Our Senior PR and Content Manager, Ricco Leung, discusses five manufacturing trends we should take note of.
“Unglamorous, dull, dying-out.” …just some of the words the everyday layman might associate with manufacturing.
But how wrong they are.
Look deeper into manufacturing, and you’ll see that this industry is much more than just moving things along a production line in a sweatshop environment. Skills needed for the trade include planning out capital expenditure and investment on the factory floor, continuous improvement to make processes and machinery ever more efficient, ensuring the health and safety of staff, along with much more. Detail is everything.
The industry is evolving at a quicker pace than ever before too, with technology changing age-old methods and shaking things up. In the cut-throat world of manufacturing, if you don’t improve and adapt, you’ll soon become obsolete.
To that end, here are five manufacturing trends that you simply can’t afford to ignore:
1. Automation and IIOT – The biggest change to manufacturing since steam engines.
At the forefront of these trends is that of digitalisation. In the face of global competition and rapidly-shifting consumer trends, manufacturers are operating in uncertain and unpredictable environments.
Industry 4.0, automation, smart manufacturing – no matter how it’s referred to, the evolution of manufacturing is now well underway. While some manufacturers have been adopting smart technologies for several years, others are only just getting started, but – what’s certain – is that every manufacturer embracing the digital future is beginning to feel the benefits.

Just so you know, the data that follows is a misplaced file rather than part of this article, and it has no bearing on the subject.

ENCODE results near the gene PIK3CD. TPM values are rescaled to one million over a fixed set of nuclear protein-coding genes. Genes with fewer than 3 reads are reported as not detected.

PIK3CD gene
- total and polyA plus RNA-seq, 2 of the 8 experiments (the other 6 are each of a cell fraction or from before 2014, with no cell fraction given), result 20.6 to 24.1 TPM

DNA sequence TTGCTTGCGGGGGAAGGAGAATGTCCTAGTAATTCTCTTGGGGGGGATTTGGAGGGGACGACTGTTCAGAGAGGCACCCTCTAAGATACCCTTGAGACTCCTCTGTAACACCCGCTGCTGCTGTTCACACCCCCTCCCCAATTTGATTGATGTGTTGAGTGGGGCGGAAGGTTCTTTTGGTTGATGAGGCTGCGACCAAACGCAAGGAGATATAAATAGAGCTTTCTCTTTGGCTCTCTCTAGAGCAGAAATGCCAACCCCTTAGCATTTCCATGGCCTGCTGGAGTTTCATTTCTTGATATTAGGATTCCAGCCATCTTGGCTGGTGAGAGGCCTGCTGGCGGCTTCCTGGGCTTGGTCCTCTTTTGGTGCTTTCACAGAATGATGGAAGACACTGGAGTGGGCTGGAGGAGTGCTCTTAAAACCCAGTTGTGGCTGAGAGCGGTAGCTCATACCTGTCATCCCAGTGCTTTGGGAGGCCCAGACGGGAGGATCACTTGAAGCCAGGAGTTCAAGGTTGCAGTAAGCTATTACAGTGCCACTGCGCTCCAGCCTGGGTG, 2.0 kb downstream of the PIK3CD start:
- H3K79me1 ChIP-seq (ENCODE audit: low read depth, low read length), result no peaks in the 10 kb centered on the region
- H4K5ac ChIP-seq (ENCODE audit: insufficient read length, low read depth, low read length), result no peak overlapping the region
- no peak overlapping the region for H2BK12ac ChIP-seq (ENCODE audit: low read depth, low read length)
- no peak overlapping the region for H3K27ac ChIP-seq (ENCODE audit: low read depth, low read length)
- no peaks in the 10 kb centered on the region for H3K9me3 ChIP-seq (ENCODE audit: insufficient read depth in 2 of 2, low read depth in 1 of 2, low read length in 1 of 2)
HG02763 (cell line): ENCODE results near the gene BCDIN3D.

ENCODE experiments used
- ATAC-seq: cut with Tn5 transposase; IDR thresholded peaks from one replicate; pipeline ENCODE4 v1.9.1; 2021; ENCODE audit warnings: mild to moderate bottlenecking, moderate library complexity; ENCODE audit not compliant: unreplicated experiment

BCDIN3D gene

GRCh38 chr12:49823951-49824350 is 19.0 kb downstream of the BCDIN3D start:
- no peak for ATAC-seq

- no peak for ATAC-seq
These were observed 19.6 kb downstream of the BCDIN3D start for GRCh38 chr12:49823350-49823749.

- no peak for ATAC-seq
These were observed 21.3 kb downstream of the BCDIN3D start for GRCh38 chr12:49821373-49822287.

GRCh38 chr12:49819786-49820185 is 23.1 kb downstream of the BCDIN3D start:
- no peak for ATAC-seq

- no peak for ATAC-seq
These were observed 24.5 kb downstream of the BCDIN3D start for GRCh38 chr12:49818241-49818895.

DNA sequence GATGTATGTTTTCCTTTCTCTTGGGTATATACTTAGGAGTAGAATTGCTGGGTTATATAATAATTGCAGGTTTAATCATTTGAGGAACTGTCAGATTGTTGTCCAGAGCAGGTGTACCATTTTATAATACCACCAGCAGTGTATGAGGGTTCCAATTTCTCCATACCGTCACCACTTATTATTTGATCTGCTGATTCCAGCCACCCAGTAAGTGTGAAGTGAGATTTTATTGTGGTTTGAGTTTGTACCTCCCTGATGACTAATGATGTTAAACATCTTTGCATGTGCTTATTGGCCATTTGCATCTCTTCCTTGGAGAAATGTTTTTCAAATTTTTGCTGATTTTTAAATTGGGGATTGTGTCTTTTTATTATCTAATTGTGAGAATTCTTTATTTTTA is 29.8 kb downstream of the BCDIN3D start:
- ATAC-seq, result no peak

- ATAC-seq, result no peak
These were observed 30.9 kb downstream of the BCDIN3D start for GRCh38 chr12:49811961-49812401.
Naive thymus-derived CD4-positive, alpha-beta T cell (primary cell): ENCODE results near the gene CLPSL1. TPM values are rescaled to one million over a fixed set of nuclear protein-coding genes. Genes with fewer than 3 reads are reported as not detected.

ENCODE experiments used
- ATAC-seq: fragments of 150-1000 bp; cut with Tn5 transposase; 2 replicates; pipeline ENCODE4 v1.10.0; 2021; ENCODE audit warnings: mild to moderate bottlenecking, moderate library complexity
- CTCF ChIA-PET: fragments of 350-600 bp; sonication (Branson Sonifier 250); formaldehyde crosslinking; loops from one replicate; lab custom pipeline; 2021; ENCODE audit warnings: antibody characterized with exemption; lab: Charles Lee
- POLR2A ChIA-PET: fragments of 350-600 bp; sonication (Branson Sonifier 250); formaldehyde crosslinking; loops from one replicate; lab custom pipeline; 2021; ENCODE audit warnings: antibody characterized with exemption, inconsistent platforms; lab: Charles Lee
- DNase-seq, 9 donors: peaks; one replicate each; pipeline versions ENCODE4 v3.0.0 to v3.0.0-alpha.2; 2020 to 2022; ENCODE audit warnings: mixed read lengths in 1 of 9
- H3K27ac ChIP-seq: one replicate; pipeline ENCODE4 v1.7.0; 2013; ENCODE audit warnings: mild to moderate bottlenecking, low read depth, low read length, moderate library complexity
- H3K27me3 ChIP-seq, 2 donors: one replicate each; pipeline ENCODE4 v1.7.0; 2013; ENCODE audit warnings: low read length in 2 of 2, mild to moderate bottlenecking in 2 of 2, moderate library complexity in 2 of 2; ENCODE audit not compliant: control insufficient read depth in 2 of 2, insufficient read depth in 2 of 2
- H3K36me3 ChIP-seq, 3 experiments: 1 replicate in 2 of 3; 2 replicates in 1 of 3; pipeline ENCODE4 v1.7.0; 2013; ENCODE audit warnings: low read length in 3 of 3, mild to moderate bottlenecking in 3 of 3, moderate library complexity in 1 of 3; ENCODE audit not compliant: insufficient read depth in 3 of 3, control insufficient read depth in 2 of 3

Those benefits have been well versed in the media, from automated processes through to data harnessing. What this means in reality is that factories can operate more:
- Enhance production quality
- Minimise downtime
- Increase flexibility
The common question that comes about as a result of these benefits, however, is where humans fit into the future of manufacturing. The good news is that, as part of the digital evolution, people still have a part to play. Their roles will change, but through upskilling, people will still be needed.
2. With absolute accuracy – Metrology in manufacturing.
Metrology, otherwise known as the science of measurement, is an essential part of engineering and manufacturing. Having accuracy in measurement and recording allows for increased efficiency, saving time, money and improving technology along the way. With increased pressure on the need for low-run, individualised or even one-off units, having accurate and multiple methods of measurements are important for manufacturers whose machines may be required to utilise many different settings. Using the latest in metrology allows manufactures to take the next step in technology.
There has been a huge focus on metrology lately, with emphasis on the benefits of undertaking investment in metrology within manufacturing and how, when used in conjunction with non-destructive testing, metrology has the capability to monitor and inspect in greater detail, enhancing product quality and engineering to the next level.
Metrology has great applications across multiple manufacturing industries, including aerospace, motorsport, rail, marine and defence. There are multiple dedicated metrology centres in the UK, allowing manufacturers of any size to get access to the latest in measurement technology.
3. Flexible factories are the future.
We already hear you asking, ‘What is a flexible factory and why are they needed?’